April showers might bring May flowers, but they can also bring acne! As the weather grows warmer, your skin will likely get shinier and more oily. Dry, cracked hands will become a thing of the past and, soon, you might spy a few pimples on your face, back, and chest.
Luckily, there are ways to soothe your skin and nix acne before it turns into a full-blown breakout – and they all start from within. Rethink your diet and eat foods that reduce acne, not encourage it. Here are just a few to add to your grocery list this spring.
Nutty, crunchy, and oh-so-tasty, walnuts are great for overall health and wellness. On top of providing your body with fiber, energy, and protein, walnuts also offer omega-3 fatty acids and a good deal of vitamin B. These essential nutrients are responsible for boosting skin health and can minimize fine lines and wrinkles as you age. Add a drizzle of olive oil and a pinch of sea salt to taste.
Acne is an inflammatory disease at its core, so eating foods that fight chronic inflammation is a great way to prevent breakouts and keep your skin smooth. Luckily, most berries contain antioxidants, which reduce inflammation, free radicals, and oxidative stress. Add a handful to salads, smoothies, or yogurt parfaits to reap the benefits. You can even eat them by the handful if you’re in need of a light and refreshing snack.
Speaking of yogurt, Greek varieties are highly effective at fighting acne. These yogurts contain live, active bacteria cultures called probiotics, which improve gut health and reduce inflammation. Greek yogurt also goes under a fermentation process that decreases the levels of growth factors in milk, making it a safe and healthy option for people with lactose intolerance.
Many processed foods contain unhealthy fats, including full-fat dairy products, take-out, and baked goods. Eat too much of one or another, and you may end up with oily skin or breakouts. That’s why it’s best to fill up on foods like salmon, which contain healthy fats called omega-3s. These nutrients reduce inflammation and improve acne symptoms. They’re even good for your teeth and can prevent periodontal disease as you age.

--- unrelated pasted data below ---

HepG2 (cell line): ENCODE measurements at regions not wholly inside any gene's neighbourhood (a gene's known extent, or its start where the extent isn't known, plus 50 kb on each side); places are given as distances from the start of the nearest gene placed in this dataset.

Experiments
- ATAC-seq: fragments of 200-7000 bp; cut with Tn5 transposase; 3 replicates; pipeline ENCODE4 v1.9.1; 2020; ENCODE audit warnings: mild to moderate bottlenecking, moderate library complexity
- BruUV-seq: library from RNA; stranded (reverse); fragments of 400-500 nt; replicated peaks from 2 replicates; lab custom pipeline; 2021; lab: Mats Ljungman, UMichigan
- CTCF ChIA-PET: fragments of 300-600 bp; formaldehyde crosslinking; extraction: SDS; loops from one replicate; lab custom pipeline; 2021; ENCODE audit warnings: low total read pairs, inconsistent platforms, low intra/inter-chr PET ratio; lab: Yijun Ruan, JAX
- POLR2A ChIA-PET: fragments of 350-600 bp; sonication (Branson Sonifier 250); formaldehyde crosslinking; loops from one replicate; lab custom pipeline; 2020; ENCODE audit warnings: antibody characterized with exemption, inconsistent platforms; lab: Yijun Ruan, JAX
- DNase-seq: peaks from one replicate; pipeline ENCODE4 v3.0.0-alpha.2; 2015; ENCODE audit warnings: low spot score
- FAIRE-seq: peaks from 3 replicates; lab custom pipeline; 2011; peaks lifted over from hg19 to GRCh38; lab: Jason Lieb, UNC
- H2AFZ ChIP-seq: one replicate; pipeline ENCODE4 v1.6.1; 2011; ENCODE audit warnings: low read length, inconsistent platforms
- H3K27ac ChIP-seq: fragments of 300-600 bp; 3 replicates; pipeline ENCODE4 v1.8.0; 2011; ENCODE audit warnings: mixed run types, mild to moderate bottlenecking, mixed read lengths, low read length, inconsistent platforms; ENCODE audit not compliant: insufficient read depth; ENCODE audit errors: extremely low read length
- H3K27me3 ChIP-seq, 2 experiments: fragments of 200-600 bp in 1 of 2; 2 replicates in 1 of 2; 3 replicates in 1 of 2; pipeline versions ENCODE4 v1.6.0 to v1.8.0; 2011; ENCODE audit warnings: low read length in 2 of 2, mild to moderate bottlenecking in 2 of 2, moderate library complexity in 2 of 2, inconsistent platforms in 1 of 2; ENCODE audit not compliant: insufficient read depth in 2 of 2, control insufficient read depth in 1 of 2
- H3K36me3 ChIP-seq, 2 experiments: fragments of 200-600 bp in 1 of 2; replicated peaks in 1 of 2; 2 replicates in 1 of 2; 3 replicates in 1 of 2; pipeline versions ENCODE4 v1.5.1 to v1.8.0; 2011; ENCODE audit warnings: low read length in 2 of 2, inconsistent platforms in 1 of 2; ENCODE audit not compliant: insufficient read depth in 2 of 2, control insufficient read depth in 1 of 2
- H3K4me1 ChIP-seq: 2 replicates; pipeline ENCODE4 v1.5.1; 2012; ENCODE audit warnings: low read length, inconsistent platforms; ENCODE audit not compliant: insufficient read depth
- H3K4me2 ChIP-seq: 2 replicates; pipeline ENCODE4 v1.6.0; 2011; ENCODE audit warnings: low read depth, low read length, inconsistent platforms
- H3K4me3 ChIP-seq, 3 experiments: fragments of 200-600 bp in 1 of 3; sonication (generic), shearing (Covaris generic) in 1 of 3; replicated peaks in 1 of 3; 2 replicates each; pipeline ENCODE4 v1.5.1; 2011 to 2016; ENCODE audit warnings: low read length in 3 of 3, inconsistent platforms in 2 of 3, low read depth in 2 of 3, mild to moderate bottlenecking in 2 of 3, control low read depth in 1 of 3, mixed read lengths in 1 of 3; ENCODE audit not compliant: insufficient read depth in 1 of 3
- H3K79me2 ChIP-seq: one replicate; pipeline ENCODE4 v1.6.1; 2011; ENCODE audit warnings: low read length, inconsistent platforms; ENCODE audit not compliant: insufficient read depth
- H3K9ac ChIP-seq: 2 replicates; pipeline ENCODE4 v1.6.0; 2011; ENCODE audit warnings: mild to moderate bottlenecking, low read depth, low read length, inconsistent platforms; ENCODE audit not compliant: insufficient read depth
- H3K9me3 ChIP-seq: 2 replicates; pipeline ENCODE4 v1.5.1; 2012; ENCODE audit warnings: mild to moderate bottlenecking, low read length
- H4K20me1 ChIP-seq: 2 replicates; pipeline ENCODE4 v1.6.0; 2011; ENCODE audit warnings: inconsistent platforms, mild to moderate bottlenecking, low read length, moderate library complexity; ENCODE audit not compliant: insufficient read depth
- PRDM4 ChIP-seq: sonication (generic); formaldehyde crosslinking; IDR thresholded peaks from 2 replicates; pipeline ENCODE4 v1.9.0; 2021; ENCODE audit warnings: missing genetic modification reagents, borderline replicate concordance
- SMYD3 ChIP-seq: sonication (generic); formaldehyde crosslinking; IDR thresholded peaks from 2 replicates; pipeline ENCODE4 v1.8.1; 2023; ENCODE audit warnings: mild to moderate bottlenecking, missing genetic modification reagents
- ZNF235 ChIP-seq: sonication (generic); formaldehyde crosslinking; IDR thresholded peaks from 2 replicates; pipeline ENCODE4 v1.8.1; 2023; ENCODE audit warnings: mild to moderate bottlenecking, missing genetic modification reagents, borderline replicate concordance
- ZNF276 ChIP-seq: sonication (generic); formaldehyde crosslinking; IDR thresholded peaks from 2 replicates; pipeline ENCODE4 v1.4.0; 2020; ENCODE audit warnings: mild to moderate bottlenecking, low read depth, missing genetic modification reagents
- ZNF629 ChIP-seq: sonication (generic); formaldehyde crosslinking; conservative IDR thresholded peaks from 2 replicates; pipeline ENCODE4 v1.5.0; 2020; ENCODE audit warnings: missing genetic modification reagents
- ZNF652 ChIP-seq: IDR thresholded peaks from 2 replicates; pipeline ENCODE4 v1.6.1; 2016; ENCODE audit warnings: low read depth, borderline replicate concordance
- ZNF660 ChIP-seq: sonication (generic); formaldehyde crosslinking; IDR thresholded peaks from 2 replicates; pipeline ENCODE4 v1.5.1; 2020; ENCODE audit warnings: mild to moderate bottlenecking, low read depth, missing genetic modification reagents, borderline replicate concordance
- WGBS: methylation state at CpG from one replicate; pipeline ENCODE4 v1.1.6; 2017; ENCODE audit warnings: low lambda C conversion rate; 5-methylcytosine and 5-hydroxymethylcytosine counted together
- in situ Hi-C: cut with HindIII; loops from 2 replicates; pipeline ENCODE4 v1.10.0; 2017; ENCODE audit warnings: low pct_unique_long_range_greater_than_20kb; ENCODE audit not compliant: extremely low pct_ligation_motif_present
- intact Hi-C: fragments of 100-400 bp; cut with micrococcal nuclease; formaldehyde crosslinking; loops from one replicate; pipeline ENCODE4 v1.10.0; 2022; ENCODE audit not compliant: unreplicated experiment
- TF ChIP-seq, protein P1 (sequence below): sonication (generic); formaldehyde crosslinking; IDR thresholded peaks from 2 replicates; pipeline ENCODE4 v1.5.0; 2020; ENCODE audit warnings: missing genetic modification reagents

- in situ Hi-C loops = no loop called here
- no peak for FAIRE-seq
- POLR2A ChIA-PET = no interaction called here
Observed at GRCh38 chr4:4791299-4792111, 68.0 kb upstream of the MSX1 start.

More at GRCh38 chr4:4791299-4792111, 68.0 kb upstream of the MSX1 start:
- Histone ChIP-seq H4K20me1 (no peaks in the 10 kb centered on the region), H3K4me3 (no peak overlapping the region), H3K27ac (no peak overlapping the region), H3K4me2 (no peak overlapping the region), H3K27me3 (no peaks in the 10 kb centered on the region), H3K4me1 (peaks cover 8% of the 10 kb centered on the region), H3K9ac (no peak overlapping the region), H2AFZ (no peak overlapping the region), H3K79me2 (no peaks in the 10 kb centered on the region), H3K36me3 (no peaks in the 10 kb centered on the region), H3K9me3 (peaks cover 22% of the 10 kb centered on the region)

Like berries, spinach is high in antioxidants and can add an acne-fighting boost to practically any diet. This leafy green is easy to incorporate into salads, smoothies, omelets, and even muffins if you chop it into tiny pieces. Spinach also contains vitamins and minerals like zinc, vitamin A, and vitamin E, all of which aid in reducing inflammation and warding off breakouts.
6. Navy Beans
People with irritable bowel syndrome or sensitive stomachs might want to avoid eating legumes. However, if your tummy can handle beans, adding navy beans to your diet could dramatically improve your skin. Navy beans contain copper, a nutrient that helps you produce collagen to improve skin strength and elasticity. Eating one cup will provide nearly one-fifth of your daily copper intake. Enjoy a serving or two for faster and more effective results.
7. Chia Seeds
Chi-chi-chi-chia! Did you know you can use chia seeds for more than growing chia pets? The small but mighty seeds have become a superfood in recent years thanks to their ability to keep you feeling fuller longer. However, they’re also a good source of omega-3s, fiber, protein, vitamins, and minerals, all of which promote a clear complexion and glowing skin. Make chia pudding with the seeds and some milk or add a tablespoon to yogurt parfaits, smoothies, and baked goods to reap the benefits.
Adopting an Anti-Acne Diet
You know what they say. You are what you eat! If your diet mainly consists of greasy, oily foods, your skin will likely exhibit the same qualities. However, if you fill up on fresh, bright, and crisp foods, you’re more likely to experience flawless skin – or at least fewer breakouts and blemishes.
Adopt an anti-acne diet by slowly incorporating the above products into your meals. Soon, adding a bunch of spinach or a scoop of yogurt to your plate will become second nature, and you’ll have glowing skin to show for it.
Cover Photo: ROMAN ODINTSOV
Inside photo: Nataliya Vaitkevich